I don't want to shoot down the idea so fast by jumping ship, but I cannot imagine going to ICF now. I have invested ~6 months of hard design time into SIP and falling back to stick is a lot simpler than falling back to ICF.
It's not to say we still couldn't use the same builder... because building a home requries a lot of disciplines that a builder may poses with either his personal crew or sub contractor associates (i.e. If we could find a common rough carpenter/builder/framer, he most likely has people to do other facets like roughfinish plumbing/electrical/carpentry, which I could still use.). You see... IF I go with the SIP, he will just do the SIP shell for me. He does not do the foundation or plumbing or electrical or finish carpentry. He just builds the closed shell (SIP and structural members that hold the assemblage together... like LVLs, joists, headers, girders, columns, posts, etc.). I will still need to use the other trades.
Like many I fell in love with massive glass. Unfortunately I learned that big glass = big $$$ and also big constraints. It is almost too late for me to turn around and change window size, because most all of them are floor-to-ceiling height assemblies... and I designed the house to follow a certain style that uses their largess to accentuate the industrial look. Maaan, if I had to do it over, I would change some of my notions in order to find more affordable window companies. I can share my research and some cost on this.
I live in Howell, but plan to build in Walled Lake. I work in Ypsilanti. I have no problem gettin together somewhere central to chat and share thoughts. Maybe you could IM the others who replied to your original posting on the DWELL LABS forum so they can read our discussion and input.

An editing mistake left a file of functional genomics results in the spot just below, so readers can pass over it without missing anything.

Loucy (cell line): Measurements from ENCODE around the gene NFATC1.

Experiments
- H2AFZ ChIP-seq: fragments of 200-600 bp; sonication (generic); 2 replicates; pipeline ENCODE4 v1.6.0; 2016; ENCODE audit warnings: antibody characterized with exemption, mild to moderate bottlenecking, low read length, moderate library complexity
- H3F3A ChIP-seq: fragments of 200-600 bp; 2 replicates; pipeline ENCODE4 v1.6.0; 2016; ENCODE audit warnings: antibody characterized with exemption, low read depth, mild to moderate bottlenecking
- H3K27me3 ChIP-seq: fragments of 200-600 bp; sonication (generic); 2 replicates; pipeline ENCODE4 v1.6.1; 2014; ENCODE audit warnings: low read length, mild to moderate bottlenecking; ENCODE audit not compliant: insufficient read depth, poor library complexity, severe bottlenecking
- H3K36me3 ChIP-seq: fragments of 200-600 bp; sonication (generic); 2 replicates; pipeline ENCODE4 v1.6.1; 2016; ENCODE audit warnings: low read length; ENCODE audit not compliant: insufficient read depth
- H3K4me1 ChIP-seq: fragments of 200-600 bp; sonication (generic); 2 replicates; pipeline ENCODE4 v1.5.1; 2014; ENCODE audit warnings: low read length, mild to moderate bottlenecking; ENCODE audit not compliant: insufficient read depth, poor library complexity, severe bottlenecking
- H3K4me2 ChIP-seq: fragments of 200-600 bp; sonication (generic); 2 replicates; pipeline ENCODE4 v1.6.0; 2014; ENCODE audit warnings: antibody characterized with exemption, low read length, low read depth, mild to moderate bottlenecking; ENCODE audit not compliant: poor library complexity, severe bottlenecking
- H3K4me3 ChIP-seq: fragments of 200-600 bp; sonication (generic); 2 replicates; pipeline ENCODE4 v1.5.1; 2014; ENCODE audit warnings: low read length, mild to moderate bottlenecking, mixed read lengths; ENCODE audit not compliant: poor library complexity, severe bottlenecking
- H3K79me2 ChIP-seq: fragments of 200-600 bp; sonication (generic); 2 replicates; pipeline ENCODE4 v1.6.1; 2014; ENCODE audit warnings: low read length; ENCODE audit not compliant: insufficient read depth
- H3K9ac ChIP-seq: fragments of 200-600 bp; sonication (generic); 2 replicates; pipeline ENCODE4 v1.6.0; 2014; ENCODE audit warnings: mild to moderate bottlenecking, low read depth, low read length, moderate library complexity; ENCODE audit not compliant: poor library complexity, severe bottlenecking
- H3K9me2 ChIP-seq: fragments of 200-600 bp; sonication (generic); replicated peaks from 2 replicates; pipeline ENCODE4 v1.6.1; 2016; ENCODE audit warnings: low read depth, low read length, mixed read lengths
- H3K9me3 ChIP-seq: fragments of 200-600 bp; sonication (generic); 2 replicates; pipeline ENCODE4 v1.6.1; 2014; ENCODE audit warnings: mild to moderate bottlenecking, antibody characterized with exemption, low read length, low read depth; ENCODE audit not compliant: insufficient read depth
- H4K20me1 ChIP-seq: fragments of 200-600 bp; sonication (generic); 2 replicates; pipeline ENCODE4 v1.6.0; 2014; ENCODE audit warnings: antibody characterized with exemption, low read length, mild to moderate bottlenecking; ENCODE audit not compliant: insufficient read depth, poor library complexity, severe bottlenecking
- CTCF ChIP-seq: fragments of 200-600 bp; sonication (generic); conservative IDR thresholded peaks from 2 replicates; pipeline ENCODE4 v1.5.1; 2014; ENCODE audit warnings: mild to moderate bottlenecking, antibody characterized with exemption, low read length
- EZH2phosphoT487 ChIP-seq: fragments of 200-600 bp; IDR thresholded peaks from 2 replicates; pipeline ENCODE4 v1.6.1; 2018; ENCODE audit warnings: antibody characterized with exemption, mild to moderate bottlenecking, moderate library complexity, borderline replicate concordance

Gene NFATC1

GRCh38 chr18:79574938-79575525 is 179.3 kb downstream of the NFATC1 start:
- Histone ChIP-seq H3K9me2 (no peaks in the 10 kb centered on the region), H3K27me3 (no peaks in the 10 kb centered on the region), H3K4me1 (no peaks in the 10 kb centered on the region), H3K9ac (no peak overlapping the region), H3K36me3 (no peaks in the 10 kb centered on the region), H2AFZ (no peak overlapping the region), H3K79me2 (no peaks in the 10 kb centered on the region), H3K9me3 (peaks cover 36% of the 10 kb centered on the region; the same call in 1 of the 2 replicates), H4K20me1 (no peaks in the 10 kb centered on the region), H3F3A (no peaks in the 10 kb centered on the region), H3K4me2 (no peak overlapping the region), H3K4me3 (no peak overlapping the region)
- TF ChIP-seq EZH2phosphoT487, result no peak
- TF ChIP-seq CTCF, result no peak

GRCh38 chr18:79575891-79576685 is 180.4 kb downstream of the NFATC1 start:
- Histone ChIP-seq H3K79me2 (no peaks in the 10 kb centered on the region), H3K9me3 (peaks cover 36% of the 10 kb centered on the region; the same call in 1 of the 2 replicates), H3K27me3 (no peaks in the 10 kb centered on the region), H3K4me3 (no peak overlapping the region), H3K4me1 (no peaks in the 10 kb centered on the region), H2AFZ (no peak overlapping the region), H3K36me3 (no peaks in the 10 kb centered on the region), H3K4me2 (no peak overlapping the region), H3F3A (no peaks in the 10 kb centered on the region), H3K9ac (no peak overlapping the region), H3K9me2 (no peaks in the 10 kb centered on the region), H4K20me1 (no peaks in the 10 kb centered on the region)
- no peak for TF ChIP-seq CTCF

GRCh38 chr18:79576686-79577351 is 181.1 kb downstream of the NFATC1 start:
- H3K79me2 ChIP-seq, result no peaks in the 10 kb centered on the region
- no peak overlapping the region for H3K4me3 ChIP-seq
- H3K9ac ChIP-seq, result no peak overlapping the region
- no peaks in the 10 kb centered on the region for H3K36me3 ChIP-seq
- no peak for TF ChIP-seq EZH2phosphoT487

I am building within a year (or less). I just got approval from the Novi Zoning Board on some issues and now I have 90 days to get my drawings together in order to get a permit or else I have to reapply.
Contracts? One step at a time. We have a lot to discuss and share.
Re: Stand up and be counted!Posted by Jason Butka at July 25. 2005
Regarding the wood homes of Europe, most of the standing structures have recieved replacement wood over the years and are usually supported by posts that rival a 100 year old tree in width. And as I have said before, I dont plan on appreciating the house for 500-1000 years because I know I wont have the chance.
I am not saying that SIP is a weak system (it is actually very structurally strong) I guess my largest concern is due to the fact that it is made of OSB wood and I have seen houses that have the OSB wood get a little wet and then it is a nightmare. Sure, that was no fault of OSB, rather some construction worker did not properly complete his job, but since I am going with tons of windows I realize that my chances for water infiltration are raised considerably.
ICF can have bows in it that is why it is important to have a good builder (which I had no problem finding builders or looking at their projects). And any reading I have done shows ICF (w/ fiber additive) can have a fire rating of 4 as opposed to SIP rating of 2.
Although we have both googled research it is safe to say that we are not experts in the field. Educated? Sure as best as we can be. And the problem of finding the actual truth to what is best is not made easier by asking the experts. If I ask a SIP installer what system do you think he is going to promote? :huh:
Let's face it, here we might have a problem agreeing, but this should not detract us from communizing. Perhaps when all is said and done we may have a small group of people who use ICF and a small group that use SIP.
You asked about General Contractor and do-it yourself Contracting. I will probably get a GC that allows you to put in a lot of sweat equity. Really, I just want the builder to build the shell (electricity, heat/ac, basics) and let me take care of the finishing of other items (floors cabinets, etc.) either by myself or allow me to sub it out if I can not do it. I just want to be sure that there are two layers of people who can be held accountable for the actual structure of the home. The plumbing/interior finishing is stuff I have done before and have no problem doing time permiting.